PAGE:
In order to get maximum blood flow to your shoulder, you need to help your body stimulate blood flow. The use of a T•Shellz Wrap® is a fast, easy and pain-free way to increase blood flow, which will invigorate your body's natural healing process. It's a key home treatment option for enhancing blood flow in the treatment area.
- When treating any soft tissue injury, an effective treatment will increase blood flow to the injury while the joint is immobile.
- This increase in blood flow will help maximize the body's own capability to heal itself.
- The TShellz Wrap is an FDA registered product, available for use at home.
T•Shellz Wrap® = The Perfect Circulation Boost Delivery Tool
When to use a Shoulder TShellz Wrap:
- Once the swelling is gone (usually after applying cold compression to the injury over 24 to 72 hr period).
- BEFORE getting out of bed in the morning. BEFORE going to bed at night.
- BEFORE exercise, workouts or activity of any kind to increase elasticity of shoulder tendons, ligaments and muscles and decrease the chance of re-injury.
- AFTER surgery (once the skin wound has healed over) to boost blood circulation, helping surgically repaired tissues rebuild for long-term health and minimize scar tissue growth at the surgery location.
- Anytime BEFORE you feel you might undertake activity that will put significant strain on the injury area.
When to use a Cold Compress or Ice Pack:
- 24 to 72 hours after your initial injury or when you first notice pain and swelling to stop tissue damage, relieve pain, and decrease swelling.
- After exercise, workouts or activity of any kind to prevent re-injury.
- Before and after surgery during rehabilitation to control pre and post-surgery pain and swelling.
- Anytime you feel your shoulder has been over-extended, over-worked, twisted, strained or sprained causing pain and swelling.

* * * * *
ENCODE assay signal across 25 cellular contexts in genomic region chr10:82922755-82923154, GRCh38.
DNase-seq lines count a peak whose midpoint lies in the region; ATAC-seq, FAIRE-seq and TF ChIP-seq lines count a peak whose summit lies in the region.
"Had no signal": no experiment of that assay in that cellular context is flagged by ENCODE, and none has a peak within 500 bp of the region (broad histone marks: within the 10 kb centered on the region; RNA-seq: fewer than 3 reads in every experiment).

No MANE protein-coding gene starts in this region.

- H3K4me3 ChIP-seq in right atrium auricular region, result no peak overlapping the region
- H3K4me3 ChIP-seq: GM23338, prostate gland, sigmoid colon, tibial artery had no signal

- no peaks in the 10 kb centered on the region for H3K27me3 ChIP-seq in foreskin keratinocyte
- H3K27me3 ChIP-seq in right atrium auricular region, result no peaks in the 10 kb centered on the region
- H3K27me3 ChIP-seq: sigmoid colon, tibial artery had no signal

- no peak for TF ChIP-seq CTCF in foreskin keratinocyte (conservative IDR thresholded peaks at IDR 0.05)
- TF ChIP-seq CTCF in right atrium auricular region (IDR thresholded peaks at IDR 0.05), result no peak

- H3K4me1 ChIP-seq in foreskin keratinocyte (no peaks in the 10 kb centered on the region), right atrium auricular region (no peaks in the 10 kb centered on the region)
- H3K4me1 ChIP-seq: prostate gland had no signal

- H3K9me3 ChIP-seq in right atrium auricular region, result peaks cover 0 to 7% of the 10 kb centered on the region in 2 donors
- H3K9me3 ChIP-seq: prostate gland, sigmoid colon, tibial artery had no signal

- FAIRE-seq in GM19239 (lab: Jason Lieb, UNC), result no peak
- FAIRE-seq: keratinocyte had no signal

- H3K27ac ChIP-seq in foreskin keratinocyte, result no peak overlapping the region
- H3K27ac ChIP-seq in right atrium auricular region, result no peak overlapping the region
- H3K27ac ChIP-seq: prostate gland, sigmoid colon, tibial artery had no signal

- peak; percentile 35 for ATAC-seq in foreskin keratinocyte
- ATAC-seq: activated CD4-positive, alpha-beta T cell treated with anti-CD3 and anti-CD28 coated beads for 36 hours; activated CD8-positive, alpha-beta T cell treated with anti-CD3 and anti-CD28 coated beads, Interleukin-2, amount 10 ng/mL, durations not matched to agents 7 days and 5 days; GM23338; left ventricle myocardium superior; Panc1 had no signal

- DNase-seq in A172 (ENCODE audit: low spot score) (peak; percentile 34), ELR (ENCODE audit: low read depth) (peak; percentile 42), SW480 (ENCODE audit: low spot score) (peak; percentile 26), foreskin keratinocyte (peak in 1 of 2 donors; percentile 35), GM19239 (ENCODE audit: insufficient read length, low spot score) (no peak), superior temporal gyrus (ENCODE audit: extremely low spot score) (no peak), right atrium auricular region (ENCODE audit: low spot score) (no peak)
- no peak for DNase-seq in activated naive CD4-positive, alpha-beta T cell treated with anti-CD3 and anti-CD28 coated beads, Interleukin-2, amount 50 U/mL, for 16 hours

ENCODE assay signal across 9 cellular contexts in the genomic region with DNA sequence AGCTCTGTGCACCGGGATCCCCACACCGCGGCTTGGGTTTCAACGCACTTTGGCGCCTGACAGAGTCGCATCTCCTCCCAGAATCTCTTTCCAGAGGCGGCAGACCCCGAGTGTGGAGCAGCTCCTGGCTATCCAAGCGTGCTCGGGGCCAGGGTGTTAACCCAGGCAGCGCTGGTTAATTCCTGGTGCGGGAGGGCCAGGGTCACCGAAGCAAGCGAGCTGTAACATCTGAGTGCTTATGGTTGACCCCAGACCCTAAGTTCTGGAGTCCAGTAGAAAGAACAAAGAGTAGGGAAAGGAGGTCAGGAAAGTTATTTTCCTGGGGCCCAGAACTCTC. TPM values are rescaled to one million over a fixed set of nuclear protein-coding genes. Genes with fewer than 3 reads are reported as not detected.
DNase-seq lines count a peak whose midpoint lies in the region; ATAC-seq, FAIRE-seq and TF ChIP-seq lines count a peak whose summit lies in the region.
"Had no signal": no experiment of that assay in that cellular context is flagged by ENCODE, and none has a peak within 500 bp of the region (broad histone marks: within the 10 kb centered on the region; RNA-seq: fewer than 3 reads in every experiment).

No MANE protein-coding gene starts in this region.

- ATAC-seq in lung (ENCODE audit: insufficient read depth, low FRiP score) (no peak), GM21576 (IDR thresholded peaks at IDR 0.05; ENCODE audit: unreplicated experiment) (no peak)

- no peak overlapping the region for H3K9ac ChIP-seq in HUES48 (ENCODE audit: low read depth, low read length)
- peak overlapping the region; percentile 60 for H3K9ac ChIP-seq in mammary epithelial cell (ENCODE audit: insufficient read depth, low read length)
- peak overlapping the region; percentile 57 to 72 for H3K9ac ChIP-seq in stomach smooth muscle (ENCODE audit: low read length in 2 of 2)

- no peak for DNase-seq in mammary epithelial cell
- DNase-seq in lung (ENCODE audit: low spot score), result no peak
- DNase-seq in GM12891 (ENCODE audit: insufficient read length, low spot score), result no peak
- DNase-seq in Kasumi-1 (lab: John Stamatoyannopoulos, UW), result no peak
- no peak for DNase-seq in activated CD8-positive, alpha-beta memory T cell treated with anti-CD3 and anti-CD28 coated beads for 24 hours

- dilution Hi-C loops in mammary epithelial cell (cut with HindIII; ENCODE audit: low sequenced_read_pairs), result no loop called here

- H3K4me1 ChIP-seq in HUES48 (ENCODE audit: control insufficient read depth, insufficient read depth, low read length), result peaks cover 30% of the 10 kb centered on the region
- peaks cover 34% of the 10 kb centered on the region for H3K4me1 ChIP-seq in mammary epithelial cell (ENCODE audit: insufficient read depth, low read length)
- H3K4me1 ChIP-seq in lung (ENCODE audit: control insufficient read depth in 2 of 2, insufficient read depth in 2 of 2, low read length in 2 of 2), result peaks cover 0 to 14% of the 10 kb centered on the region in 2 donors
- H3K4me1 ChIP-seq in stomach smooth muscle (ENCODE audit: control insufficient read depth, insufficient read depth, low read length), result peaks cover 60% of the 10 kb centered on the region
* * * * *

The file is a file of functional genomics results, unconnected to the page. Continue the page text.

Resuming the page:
- Anytime you have swelling, sharp throbbing pain or inflammation.
- Any other situation where you need to draw the pain and inflammation out of your shoulder.
Minimize Your Chance of Shoulder Surgery with these Effective Conservative Treatment Options
If your doctor thinks you might be able to avoid surgery by using conservative treatments, you can join our many customers who have had great success treating themselves with the powerful treatment products we offer through AidMyRotatorCuff.
Rotator Cuff Tendinitis or Tears, frozen shoulder, shoulder impingements and soft tissue shoulder injuries are not uncommon - it can happen to anyone. Right now, there are thousands of doctors and physical therapists dealing with patients that require a solution to heal their injury as fast as possible. Maybe they are just patients that are unwilling to just take pain pills, lay in bed and wait or perhaps they are patients with extensive access to medical care with a great insurance plan. Even fortunate patients such as this have greatly benefited from boosting their PT and medical treatments with home therapies using the products we have recommended.
Regardless of who you are or your reasons, if you want to be proactive about properly addressing your shoulder condition and minimizing the negative impact it will have on your lifestyle, talk with your physician about incorporating the use of a Shoulder T•Shellz Wrap® in your conservative home recovery plan. We have many happy customers that have recovered from their injuries faster than even they had hoped for, and significantly reduced their pain during treatment and through the healing process.